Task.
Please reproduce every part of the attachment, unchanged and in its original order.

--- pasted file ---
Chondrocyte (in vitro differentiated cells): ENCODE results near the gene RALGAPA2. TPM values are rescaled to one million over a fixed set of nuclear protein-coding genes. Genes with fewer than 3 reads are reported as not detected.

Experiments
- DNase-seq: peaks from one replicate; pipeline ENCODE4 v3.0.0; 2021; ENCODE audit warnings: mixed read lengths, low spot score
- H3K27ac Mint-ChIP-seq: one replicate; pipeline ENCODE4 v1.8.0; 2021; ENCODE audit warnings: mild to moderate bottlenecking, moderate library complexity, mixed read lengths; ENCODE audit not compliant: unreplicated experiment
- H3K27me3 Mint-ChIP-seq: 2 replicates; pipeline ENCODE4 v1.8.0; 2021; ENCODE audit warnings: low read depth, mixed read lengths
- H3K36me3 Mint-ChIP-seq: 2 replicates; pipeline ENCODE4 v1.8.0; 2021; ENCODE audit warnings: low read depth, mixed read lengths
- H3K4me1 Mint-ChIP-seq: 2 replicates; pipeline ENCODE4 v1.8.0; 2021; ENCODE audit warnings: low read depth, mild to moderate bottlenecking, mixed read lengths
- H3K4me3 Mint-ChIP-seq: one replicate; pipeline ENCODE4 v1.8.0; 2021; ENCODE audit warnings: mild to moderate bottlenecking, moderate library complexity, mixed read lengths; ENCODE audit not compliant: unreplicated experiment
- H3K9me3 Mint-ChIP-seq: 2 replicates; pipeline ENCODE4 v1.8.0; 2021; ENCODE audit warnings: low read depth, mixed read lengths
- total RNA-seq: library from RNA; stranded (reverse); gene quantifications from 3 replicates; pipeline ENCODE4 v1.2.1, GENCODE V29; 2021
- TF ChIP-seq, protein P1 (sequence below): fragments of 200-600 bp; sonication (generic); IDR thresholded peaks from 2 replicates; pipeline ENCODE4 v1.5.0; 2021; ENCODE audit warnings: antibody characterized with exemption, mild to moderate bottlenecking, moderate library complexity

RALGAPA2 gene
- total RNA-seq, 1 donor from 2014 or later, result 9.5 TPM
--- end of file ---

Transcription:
Chondrocyte (in vitro differentiated cells): ENCODE results near the gene RALGAPA2. TPM values are rescaled to one million over a fixed set of nuclear protein-coding genes. Genes with fewer than 3 reads are reported as not detected.

Experiments
- DNase-seq: peaks from one replicate; pipeline ENCODE4 v3.0.0; 2021; ENCODE audit warnings: mixed read lengths, low spot score
- H3K27ac Mint-ChIP-seq: one replicate; pipeline ENCODE4 v1.8.0; 2021; ENCODE audit warnings: mild to moderate bottlenecking, moderate library complexity, mixed read lengths; ENCODE audit not compliant: unreplicated experiment
- H3K27me3 Mint-ChIP-seq: 2 replicates; pipeline ENCODE4 v1.8.0; 2021; ENCODE audit warnings: low read depth, mixed read lengths
- H3K36me3 Mint-ChIP-seq: 2 replicates; pipeline ENCODE4 v1.8.0; 2021; ENCODE audit warnings: low read depth, mixed read lengths
- H3K4me1 Mint-ChIP-seq: 2 replicates; pipeline ENCODE4 v1.8.0; 2021; ENCODE audit warnings: low read depth, mild to moderate bottlenecking, mixed read lengths
- H3K4me3 Mint-ChIP-seq: one replicate; pipeline ENCODE4 v1.8.0; 2021; ENCODE audit warnings: mild to moderate bottlenecking, moderate library complexity, mixed read lengths; ENCODE audit not compliant: unreplicated experiment
- H3K9me3 Mint-ChIP-seq: 2 replicates; pipeline ENCODE4 v1.8.0; 2021; ENCODE audit warnings: low read depth, mixed read lengths
- total RNA-seq: library from RNA; stranded (reverse); gene quantifications from 3 replicates; pipeline ENCODE4 v1.2.1, GENCODE V29; 2021
- TF ChIP-seq, protein P1 (sequence below): fragments of 200-600 bp; sonication (generic); IDR thresholded peaks from 2 replicates; pipeline ENCODE4 v1.5.0; 2021; ENCODE audit warnings: antibody characterized with exemption, mild to moderate bottlenecking, moderate library complexity

RALGAPA2 gene
- total RNA-seq, 1 donor from 2014 or later, result 9.5 TPM